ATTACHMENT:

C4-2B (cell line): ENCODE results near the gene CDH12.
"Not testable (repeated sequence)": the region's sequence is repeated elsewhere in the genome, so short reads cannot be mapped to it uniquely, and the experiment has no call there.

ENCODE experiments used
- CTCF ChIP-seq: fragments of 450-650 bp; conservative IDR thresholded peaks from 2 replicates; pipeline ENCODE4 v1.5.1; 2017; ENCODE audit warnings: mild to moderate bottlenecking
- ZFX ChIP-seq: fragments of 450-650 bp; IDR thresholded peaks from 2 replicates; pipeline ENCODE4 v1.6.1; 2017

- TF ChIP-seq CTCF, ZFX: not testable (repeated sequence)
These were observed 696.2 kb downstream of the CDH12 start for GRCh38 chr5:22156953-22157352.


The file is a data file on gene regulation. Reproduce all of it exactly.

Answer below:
C4-2B (cell line): ENCODE results near the gene CDH12.
"Not testable (repeated sequence)": the region's sequence is repeated elsewhere in the genome, so short reads cannot be mapped to it uniquely, and the experiment has no call there.

ENCODE experiments used
- CTCF ChIP-seq: fragments of 450-650 bp; conservative IDR thresholded peaks from 2 replicates; pipeline ENCODE4 v1.5.1; 2017; ENCODE audit warnings: mild to moderate bottlenecking
- ZFX ChIP-seq: fragments of 450-650 bp; IDR thresholded peaks from 2 replicates; pipeline ENCODE4 v1.6.1; 2017

- TF ChIP-seq CTCF, ZFX: not testable (repeated sequence)
These were observed 696.2 kb downstream of the CDH12 start for GRCh38 chr5:22156953-22157352.